“It was an elaborate Hollywood production that we went through every year when the analysts were going to be there to be impress them to make our stock go up,” former employee Carol Elkin said.

Elkin worked for Enron for five years as an energy analyst. She was once even commended by then-Chief Executive Officer Jeffrey Skilling.

Elkin said that the phony trading room was staffed by her and other employees to resemble a real trading operation.

“They would build out the sixth floor of 1000 Smith in what I called a Hollywood set,” Elkin said. “They would build out a set with a big, 36-inch flat panel screens and the teleconference conference rooms.”

Elkin said that it was all an act, and that no trades were actually made there. The people on the phones were talking to each other.

“They would ask us to go alternately, in like hour shifts down to the sixth floor,” Elkin said. “And sit and pretend that we lived and worked there.”

Elkin said that it fit the company’s culture that Enron couldn’t just be a good company — it had to appear at least, to be the best, even if the truth was all smoke and mirrors.

As a humorous aside, that same woman in the above excerpt “is now one of many employees that are suing Enron, hoping to recover 401k savings that were lost when the company collapsed.” I feel SO sorry for her, let me tell you.

Don B June 19, 2006 at 12:00 pm

Monetary debasement is a societal malefactor on many levels; nothing brings out the greed in people like a little inflation.

tom June 19, 2006 at 12:06 pm

I think the “fake” trading floor, where it is said, “the phony trading room was staffed by her and other employees to resemble a real trading operation”; and “Elkin said that it was all an act, and that no trades were actually made there” seem to be in conflict with other reports.

For example, it appears as if the trading floor was real and operational, but “Employees were ordered to act as if they were making deals for a 1998 annual analysts’ conference, months before the trading centre was ready.”

“Then Enron chairman, Kenneth Lay, and the firm’s ex-president, Jeffrey Skilling, led a rehearsal the day before the charade.”

And to the point that “no trades were actually made there” there is this: “Despite the mirage, the deals EES ultimately executed were legitimate.”

“‘EES went on to successfully close a great many profitable deals, so in hindsight the temporary ruse seemed OK in the end and bought us some time to really develop our infrastructure,’ Joseph Phelan, an ex-director of EES, told Reuters.”

“Though it was ultimately profitable, EES in 1998 was very small and deals were few and far between.”

“EES promised to manage the energy needs of large industrial customers for a fee, and eventually signed several major companies in deals worth over $1bn.”

And finally from the BBC, “Although the deceptions allegedly practised at EES were not illegal, they are seen as part of a culture of dishonesty that culminated in the misleading accounting that ultimately brought the firm down last year.”

So, the “fake” trading floor was real. Trades did take place. The allegations were not illegal. “Rehearsals” took place before the trading floor was operational, which is alleged to dupe analysts for a “1998 annual analysts’ conference.”



M E Hoffer June 19, 2006 at 3:04 pm

As a compare and contrast, would that it be that the MSM could find the same vitriol for FNM as they have for ENE…

“Fannie Mae” and the other GSEs deal in #’s that Lay and Skilling only dreamt about, let alone dreamt up…


Vivek Sagar Minocha June 20, 2006 at 12:23 pm

It’s a thought-provoking article. Let me pose two questions: 1. What is a jurisdically proper borderline between a criminal and a civil offence? 2. Is it not true that governments the world over, including India and the US, indulge in politically correct but essentially unsound fiscal policies and succeed in diverting the public gaze toward the monetary authority?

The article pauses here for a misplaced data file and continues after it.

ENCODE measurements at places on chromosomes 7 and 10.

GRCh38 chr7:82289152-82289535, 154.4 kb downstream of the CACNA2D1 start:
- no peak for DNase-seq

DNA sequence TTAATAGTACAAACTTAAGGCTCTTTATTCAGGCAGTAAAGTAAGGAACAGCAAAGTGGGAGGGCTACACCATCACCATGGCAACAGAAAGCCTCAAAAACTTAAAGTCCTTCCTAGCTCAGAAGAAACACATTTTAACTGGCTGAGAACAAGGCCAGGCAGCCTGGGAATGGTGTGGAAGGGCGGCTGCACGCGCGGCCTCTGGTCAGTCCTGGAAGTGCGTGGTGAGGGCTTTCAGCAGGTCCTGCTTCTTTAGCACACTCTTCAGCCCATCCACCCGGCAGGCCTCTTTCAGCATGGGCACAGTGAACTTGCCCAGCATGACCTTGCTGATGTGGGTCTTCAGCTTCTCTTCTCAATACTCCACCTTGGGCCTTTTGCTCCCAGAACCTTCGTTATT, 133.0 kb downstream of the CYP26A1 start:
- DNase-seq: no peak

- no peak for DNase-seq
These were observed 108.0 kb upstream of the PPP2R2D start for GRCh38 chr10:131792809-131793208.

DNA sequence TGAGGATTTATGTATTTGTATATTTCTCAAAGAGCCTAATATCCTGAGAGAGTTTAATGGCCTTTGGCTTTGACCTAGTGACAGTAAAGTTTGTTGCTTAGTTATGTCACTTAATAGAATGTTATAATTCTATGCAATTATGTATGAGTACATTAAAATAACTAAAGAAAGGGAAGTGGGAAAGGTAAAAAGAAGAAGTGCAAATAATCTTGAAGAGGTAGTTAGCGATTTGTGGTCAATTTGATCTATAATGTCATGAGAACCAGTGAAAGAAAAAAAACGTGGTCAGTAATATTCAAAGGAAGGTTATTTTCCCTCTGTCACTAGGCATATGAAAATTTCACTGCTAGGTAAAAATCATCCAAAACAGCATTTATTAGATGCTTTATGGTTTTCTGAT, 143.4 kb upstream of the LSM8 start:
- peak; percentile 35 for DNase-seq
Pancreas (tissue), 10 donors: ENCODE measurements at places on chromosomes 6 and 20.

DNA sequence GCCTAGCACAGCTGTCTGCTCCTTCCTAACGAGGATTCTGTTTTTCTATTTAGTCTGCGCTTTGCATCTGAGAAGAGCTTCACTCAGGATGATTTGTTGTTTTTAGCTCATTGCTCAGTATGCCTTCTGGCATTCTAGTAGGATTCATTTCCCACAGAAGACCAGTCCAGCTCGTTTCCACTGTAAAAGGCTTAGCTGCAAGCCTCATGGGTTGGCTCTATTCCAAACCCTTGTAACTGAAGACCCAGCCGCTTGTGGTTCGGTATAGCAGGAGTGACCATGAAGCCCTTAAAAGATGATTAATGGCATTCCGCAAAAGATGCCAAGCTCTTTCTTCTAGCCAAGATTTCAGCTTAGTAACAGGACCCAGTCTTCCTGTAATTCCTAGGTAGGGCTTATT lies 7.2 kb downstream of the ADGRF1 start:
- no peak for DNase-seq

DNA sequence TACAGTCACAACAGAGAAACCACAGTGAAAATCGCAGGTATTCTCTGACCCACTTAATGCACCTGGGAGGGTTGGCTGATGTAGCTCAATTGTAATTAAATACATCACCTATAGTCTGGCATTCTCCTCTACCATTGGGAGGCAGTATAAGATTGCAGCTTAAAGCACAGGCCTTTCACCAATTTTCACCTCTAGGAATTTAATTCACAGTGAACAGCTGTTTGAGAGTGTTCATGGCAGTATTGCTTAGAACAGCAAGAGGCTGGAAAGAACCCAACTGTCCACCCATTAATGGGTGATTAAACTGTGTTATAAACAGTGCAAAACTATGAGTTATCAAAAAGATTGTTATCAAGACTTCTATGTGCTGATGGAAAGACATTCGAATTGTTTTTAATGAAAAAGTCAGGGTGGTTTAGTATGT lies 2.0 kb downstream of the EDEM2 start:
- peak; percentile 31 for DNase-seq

Bill Small Investor June 20, 2006 at 7:03 pm

The oddest thing about this case is the number of people buying Enron stock for 401Ks and other investment without the slightest bit of diversification. And these folks were TRADERS? No wonder the company crashed and burned and they lost tons. I realize that some of the folks were secretaries and what not but still, the traders should help their less trained counter parts. Wouldn’t you think so?

Person June 20, 2006 at 7:29 pm

Is it physically possible to begin investing without being warned against putting all your eggs in one basket? An on a similar note, why did unions in the 50′s demand retirement pensions to be paid from future earnings? I mean, if you’re going to extort concessions from your employer, why not something that has value? Exponentially growing pension obligations make it so that it has to exponentially increase profitability, plus you put all your eggs in one basket. Why not ask for a raise and invest it?

Patrick Barron June 21, 2006 at 8:28 am

Now David Safavian is the latest victim of the show trials sweeping the nation. Read as you might what crime he committed but all you will find is that he lied and misled investigators about his full relationship with Jack Abramoff. Just what constitutes lying? Well, Martha Stewart was convicted of lying for saying that she was innocent. Nice, huh? And just what constitutes misleading investigators or failing to fully cooperate? Safavian left a paper trail a mile wide that he was considering joining Abramoff and others on a golfing trip to Scotland for which he reimbursed Abramoff to the tune of $3,100. Sounds like a reasonable price to me for airfare, room and board, and couple rounds of golf. As Professor Anderson asks, where’s the mens rea?

John Powers June 22, 2006 at 1:06 pm

At about the same time that Enron was going into bankruptcy, other companies in similar industries were also having financial problems. Dynergy and Williams also saw shares drop about 95% of their value. However, the CEO and CFO of those comapnies are not going to prison. What is the difference? I suppose:

1) Dynergy and Williams were not written up in the press for having “caused” California’s electricity “crisi”. Enron drew the vendetta of many irate California lawmakers.

2) Enron declared bankruptcy, literally wiping out pension and 401k savings (rather than just losing 95% of it). As long as some value remained, the authorities have decided that there must not be criminal enterprise. Bankruptcy is perceived as some kind of code word for criminality.

I second the above. Everything is illegal in business. You just haven’t been charged yet.